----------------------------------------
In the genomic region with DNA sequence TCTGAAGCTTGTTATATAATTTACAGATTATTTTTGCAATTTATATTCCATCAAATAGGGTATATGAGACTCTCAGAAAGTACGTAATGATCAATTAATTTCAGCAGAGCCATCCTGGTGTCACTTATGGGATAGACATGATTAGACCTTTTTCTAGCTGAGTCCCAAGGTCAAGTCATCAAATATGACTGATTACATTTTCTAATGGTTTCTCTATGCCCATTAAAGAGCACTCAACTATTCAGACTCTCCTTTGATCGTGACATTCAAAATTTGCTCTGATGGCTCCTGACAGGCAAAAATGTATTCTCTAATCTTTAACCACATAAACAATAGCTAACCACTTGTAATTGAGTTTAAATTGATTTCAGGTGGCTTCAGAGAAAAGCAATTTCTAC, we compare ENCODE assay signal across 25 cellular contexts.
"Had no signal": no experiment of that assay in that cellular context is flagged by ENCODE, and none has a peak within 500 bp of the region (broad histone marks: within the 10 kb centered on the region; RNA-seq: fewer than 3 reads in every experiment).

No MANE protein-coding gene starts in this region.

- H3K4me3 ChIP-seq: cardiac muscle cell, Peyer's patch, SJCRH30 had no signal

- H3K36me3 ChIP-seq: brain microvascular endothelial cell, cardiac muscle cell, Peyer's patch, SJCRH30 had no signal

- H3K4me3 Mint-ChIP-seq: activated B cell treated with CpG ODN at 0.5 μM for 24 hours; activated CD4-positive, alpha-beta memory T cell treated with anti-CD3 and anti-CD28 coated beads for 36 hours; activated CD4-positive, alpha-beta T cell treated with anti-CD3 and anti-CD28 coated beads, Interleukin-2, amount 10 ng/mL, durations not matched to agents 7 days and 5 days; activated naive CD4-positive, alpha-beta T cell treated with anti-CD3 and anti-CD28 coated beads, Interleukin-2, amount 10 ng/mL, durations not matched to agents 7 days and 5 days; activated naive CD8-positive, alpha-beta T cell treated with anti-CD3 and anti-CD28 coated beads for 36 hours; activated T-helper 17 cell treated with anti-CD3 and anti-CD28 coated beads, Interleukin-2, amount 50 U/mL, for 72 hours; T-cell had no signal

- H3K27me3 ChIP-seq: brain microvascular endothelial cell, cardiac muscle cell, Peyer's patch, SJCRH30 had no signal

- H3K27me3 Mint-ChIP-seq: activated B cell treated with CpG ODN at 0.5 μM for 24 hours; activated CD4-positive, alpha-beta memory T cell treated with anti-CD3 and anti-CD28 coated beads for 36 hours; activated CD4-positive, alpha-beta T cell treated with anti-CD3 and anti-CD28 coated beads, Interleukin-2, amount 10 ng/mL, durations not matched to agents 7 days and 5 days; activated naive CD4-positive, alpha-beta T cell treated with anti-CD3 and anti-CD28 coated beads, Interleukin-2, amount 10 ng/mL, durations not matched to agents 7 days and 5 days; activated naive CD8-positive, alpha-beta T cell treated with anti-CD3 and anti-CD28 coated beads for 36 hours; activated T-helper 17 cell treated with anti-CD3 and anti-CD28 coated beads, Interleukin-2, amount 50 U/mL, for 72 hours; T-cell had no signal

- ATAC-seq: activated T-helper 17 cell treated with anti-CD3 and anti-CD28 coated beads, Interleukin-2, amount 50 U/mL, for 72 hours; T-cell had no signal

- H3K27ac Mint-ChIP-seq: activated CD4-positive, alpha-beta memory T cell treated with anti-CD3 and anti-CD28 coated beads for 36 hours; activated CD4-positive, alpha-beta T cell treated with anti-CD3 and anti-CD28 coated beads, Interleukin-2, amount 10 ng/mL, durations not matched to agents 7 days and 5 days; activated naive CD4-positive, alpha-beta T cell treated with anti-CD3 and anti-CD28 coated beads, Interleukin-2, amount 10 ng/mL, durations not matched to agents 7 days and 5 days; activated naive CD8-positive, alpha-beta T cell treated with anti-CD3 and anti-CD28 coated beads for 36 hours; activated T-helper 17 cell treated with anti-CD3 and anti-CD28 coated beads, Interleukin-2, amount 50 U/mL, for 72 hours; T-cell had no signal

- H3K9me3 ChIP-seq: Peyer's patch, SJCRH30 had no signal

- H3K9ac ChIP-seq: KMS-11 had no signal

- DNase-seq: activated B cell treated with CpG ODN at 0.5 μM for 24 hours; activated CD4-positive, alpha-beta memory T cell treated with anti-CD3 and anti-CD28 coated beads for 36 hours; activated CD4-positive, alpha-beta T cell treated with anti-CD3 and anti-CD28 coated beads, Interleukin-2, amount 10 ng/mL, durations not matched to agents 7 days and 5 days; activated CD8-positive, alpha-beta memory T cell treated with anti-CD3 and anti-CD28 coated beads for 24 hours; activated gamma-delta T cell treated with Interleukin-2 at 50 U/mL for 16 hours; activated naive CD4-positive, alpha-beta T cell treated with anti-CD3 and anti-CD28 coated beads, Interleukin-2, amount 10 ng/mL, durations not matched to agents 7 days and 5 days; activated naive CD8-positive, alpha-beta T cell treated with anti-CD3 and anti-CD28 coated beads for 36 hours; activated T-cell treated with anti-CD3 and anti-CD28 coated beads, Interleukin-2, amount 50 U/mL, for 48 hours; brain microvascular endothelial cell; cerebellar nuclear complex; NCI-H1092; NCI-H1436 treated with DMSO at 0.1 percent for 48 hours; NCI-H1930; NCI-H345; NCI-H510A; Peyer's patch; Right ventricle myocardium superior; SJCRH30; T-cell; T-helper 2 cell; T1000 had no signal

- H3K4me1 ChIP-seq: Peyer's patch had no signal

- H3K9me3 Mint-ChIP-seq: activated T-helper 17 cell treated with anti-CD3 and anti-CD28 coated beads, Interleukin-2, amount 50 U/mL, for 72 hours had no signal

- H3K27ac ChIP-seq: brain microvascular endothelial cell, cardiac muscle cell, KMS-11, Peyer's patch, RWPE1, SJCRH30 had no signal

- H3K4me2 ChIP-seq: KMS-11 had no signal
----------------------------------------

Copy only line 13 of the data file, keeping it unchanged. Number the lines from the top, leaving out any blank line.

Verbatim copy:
- DNase-seq: activated B cell treated with CpG ODN at 0.5 μM for 24 hours; activated CD4-positive, alpha-beta memory T cell treated with anti-CD3 and anti-CD28 coated beads for 36 hours; activated CD4-positive, alpha-beta T cell treated with anti-CD3 and anti-CD28 coated beads, Interleukin-2, amount 10 ng/mL, durations not matched to agents 7 days and 5 days; activated CD8-positive, alpha-beta memory T cell treated with anti-CD3 and anti-CD28 coated beads for 24 hours; activated gamma-delta T cell treated with Interleukin-2 at 50 U/mL for 16 hours; activated naive CD4-positive, alpha-beta T cell treated with anti-CD3 and anti-CD28 coated beads, Interleukin-2, amount 10 ng/mL, durations not matched to agents 7 days and 5 days; activated naive CD8-positive, alpha-beta T cell treated with anti-CD3 and anti-CD28 coated beads for 36 hours; activated T-cell treated with anti-CD3 and anti-CD28 coated beads, Interleukin-2, amount 50 U/mL, for 48 hours; brain microvascular endothelial cell; cerebellar nuclear complex; NCI-H1092; NCI-H1436 treated with DMSO at 0.1 percent for 48 hours; NCI-H1930; NCI-H345; NCI-H510A; Peyer's patch; Right ventricle myocardium superior; SJCRH30; T-cell; T-helper 2 cell; T1000 had no signal